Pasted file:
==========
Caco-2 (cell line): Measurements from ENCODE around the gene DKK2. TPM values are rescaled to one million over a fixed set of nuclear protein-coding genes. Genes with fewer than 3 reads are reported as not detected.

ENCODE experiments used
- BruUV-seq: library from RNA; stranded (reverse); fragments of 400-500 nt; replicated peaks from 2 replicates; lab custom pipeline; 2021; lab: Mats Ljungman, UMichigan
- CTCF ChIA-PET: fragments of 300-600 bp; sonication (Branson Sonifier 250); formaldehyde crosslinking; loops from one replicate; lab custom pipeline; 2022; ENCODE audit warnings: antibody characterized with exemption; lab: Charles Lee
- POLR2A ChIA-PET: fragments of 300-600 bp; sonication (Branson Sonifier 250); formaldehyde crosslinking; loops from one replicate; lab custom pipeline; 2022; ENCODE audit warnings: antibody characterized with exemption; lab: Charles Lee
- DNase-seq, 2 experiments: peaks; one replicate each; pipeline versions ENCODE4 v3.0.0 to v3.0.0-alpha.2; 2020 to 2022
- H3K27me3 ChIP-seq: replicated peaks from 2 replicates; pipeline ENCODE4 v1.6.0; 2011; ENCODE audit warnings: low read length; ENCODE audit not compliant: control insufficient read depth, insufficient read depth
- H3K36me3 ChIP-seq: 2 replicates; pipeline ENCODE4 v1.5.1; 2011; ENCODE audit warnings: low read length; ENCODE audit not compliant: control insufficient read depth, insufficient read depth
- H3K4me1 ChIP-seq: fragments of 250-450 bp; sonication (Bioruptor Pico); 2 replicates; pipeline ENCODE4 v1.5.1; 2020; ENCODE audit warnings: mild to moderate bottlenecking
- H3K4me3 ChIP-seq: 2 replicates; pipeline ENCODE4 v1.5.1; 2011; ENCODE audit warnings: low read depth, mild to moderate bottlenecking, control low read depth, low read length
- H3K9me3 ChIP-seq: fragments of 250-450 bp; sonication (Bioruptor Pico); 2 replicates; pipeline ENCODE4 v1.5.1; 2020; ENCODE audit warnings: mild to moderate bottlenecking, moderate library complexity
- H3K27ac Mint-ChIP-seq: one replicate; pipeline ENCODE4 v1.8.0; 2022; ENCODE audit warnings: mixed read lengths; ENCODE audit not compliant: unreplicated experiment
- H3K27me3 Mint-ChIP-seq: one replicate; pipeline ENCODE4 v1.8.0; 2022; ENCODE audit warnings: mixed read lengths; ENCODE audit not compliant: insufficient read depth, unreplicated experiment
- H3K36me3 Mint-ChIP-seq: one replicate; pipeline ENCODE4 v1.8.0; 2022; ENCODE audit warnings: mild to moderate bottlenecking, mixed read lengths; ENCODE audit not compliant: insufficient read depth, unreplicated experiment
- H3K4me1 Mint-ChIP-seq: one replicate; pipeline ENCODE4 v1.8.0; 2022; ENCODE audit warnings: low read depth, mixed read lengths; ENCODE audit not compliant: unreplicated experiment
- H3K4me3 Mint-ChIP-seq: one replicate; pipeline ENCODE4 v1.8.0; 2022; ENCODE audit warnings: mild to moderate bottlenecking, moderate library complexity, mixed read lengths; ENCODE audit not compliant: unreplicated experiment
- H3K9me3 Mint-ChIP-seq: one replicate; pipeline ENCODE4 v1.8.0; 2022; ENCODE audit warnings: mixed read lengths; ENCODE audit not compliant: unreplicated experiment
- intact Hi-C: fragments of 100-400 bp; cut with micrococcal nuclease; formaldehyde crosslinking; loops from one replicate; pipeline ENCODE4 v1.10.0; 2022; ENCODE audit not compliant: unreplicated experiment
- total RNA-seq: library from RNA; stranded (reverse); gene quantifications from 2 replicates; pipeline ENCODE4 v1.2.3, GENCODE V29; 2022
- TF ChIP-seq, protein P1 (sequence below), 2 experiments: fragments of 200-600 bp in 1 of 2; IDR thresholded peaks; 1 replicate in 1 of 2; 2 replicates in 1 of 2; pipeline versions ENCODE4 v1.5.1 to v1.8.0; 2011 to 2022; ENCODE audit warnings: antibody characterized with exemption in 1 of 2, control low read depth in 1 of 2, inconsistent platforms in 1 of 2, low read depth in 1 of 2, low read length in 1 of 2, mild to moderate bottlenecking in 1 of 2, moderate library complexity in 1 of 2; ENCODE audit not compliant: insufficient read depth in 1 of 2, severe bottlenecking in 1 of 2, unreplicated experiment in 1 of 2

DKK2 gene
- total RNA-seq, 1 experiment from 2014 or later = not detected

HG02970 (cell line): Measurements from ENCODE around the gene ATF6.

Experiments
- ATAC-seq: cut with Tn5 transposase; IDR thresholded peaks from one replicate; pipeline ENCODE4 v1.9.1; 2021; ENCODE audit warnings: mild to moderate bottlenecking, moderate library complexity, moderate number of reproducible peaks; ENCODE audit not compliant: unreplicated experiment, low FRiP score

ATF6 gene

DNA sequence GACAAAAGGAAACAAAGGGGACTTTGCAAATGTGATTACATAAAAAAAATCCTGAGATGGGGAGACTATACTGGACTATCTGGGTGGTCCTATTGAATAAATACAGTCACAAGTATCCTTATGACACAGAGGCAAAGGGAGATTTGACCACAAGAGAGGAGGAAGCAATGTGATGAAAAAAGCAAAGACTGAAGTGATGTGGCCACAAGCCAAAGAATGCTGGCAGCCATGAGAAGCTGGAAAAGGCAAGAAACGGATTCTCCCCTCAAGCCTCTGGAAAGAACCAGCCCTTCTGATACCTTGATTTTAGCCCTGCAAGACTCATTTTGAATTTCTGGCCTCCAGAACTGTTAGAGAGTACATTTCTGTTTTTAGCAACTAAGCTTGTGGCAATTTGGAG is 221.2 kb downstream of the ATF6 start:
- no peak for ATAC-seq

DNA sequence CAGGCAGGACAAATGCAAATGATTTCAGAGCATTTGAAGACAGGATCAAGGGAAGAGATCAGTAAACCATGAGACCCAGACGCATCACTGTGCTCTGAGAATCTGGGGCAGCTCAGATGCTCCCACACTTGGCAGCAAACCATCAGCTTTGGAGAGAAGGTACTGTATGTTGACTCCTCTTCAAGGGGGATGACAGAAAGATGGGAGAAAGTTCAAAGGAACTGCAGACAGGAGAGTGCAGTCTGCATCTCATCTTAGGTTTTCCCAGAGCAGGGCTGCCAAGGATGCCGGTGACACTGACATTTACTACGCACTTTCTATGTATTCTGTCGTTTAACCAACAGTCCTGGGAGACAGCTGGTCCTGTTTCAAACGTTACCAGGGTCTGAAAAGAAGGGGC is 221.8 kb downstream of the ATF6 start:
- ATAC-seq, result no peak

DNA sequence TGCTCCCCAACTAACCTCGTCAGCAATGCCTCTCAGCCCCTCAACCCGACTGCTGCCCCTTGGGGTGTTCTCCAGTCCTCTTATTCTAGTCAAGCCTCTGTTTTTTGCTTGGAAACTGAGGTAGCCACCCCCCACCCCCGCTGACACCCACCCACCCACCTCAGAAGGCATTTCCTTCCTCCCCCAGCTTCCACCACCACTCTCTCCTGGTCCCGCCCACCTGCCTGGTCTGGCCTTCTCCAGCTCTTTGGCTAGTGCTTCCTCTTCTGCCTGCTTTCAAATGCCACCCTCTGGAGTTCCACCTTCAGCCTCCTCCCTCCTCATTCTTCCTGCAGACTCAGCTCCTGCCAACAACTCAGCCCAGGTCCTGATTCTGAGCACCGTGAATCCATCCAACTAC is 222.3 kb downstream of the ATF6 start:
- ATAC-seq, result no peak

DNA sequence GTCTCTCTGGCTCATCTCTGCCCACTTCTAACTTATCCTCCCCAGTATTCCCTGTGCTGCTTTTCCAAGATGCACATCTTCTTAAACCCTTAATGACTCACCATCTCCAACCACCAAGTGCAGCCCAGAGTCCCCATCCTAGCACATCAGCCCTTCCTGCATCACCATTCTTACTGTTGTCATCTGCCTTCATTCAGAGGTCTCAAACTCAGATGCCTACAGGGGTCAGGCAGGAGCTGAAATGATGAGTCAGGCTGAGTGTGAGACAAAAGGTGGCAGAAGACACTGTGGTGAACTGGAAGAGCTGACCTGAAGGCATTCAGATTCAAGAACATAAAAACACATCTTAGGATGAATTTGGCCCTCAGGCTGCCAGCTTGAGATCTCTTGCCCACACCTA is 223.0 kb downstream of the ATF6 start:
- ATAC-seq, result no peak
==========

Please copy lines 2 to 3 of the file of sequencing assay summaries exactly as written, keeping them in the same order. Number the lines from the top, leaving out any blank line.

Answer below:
ENCODE experiments used
- BruUV-seq: library from RNA; stranded (reverse); fragments of 400-500 nt; replicated peaks from 2 replicates; lab custom pipeline; 2021; lab: Mats Ljungman, UMichigan